Location of Dagenham Dock in Greater London
|Local authority||London Borough of Barking and Dagenham|
|Number of platforms||2|
|National Rail annual entry and exit|
|Original company||London, Tilbury and Southend Railway|
|Post-grouping||London, Midland and Scottish Railway|
|1 July 1908||Opened|
|London transport portal|
Dagenham Dock is a National Rail station in the Dagenham Dock neighbourhood of Dagenham in the London Borough of Barking and Dagenham, east London. The station is on the Tilbury loop of the London, Tilbury and Southend line, located 10 miles 45 chains (17.0 km) down the line from London Fenchurch Street between Barking to the west and Rainham to the east. The station was opened in 1908 by the London, Tilbury and Southend Railway. The station serves a primarily industrial area adjacent to the River Thames, including the Ford Dagenham site, that is now going through redevelopment as a commercial and residential district. Its three-letter station code is DDK and it is in London fare zone 5. The station and all trains serving it are currently operated by c2c. It is an interchange with the East London Transit bus service.
The station opened on 1 July 1908 on the original route of the London, Tilbury and Southend Railway, but was not one of the original stations.
On 18 December 1931, a freight train became divided at Dagenham Dock. Due to a signalman's error, a passenger train ran into the rear portion of the freight. Two people were killed and several were injured in the incident.
The station consists of two side platforms with a small entrance building to the northern (down) platform. Within the station a footbridge connects the platforms. An accessible footbridge with stairs and lifts outside the station connects the northern entrance building with the East London Transit terminal to the south. The external footbridge also provides step-free lift access with the southern (up) platform.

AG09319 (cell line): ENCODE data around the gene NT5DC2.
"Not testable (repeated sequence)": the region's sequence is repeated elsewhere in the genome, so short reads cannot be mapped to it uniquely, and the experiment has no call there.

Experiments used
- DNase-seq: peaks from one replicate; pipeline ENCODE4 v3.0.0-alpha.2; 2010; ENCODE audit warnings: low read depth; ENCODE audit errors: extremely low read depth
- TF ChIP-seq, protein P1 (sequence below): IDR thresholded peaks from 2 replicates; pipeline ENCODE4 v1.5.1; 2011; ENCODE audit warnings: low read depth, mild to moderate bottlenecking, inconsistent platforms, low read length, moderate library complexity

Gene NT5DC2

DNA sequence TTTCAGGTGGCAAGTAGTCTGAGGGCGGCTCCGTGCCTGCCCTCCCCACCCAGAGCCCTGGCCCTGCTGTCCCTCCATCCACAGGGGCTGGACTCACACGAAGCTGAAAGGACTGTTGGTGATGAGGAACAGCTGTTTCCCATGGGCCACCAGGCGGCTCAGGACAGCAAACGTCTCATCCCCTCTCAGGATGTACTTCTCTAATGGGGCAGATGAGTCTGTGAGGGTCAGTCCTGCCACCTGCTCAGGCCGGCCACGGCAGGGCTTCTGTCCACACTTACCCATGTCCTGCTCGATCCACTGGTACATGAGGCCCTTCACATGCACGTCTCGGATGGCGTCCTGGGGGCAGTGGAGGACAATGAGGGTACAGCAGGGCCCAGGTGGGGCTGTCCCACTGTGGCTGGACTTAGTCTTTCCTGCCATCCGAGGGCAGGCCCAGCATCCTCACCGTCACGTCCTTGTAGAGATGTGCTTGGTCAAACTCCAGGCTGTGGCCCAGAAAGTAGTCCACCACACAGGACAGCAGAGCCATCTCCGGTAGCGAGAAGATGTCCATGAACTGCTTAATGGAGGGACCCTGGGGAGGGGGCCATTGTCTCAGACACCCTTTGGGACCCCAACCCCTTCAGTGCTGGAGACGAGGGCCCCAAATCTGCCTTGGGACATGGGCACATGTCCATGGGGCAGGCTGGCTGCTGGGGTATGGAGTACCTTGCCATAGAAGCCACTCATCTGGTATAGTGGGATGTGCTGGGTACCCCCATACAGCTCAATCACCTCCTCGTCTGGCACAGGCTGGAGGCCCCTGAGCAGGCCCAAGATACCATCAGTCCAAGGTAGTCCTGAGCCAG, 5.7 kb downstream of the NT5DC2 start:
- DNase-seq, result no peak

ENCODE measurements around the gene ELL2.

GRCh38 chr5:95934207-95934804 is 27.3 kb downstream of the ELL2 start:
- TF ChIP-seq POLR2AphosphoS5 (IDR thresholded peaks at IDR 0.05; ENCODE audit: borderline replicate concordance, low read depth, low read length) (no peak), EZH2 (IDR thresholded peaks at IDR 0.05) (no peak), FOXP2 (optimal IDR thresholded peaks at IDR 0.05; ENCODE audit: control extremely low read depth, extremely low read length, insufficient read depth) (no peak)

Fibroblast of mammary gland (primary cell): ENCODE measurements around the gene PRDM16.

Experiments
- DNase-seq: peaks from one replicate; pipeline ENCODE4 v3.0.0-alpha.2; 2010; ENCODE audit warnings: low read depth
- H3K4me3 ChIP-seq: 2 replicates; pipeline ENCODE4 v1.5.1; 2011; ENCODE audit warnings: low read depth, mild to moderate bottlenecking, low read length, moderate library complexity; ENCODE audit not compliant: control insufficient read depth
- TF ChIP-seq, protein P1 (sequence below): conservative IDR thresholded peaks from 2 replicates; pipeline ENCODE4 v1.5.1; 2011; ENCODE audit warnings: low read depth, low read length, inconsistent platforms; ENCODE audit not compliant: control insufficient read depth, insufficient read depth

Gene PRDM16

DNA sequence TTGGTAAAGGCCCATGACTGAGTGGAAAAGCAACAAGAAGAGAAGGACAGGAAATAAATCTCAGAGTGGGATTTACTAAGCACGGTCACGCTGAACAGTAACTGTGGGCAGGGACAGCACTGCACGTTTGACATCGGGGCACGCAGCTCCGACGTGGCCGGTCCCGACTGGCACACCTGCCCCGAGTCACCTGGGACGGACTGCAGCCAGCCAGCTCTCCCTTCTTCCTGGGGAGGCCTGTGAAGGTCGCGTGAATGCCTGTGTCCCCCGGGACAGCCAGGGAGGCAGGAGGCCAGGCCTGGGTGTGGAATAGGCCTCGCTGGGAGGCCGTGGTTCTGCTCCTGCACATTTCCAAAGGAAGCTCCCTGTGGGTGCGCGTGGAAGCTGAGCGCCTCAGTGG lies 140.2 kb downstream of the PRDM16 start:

High Speed 1 and some freight tracks run parallel, however these are not directly accessible from the platforms. The elevated A13 road runs above the eastern ends of the platform.
The station is located on Chequers Lane in the Dagenham Dock neighbourhood. London Buses route 145 serves the northern side of the station, while route EL2 operates from the East London Transit terminal to the south of the station.
The typical off-peak service frequency is:
During peak times there are additional trains with a service frequency of 4 tph, including some connecting to other sections of the line beyond Grays.
Although the station is relatively poorly served and located in an industrial area, there are plans to redevelop the area as London Riverside. Under these plans the station has become the southern terminus of phase one of the East London Transit and it was proposed that an eastern extension of the Docklands Light Railway would terminate here.
In October 2021 planning permission was given by Barking and Dagenham Council to Inland Homes for 380 new homes and a new public square to the north of the station.
In November 2022 Peabody was given planning permission for the first 935 of 3,500 homes in the Dagenham Green development on part of the former Ford Dagenham site to the northeast of the station.
The consolidated Dagenham Dock wholesale market is proposed for the southeast of the station on the former Barking Reach Power Station site.
Beam Park railway station is planned to be constructed as a new station to the east of Dagenham Dock.
Situated to the immediate west of the station, the Ripple Lane inter-modal freight depot was originally developed to supply parts from across Europe to the Ford Dagenham plant. Today it has become a base for various continental freight services.
In 2009 Stobart Rail commenced a new, weekly refrigerated train service, operated in conjunction with DB Schenker. The 1,100 miles (1,800 km) from Valencia in Spain terminates at Ripple Lane, providing for an alternative to lorries for the import of fresh Spanish produce. The first fully refrigerated goods service to run through the Channel Tunnel, it is currently the longest train journey in Europe by a single operator. On the return journey to Spain, the train carries pallets for CHEP.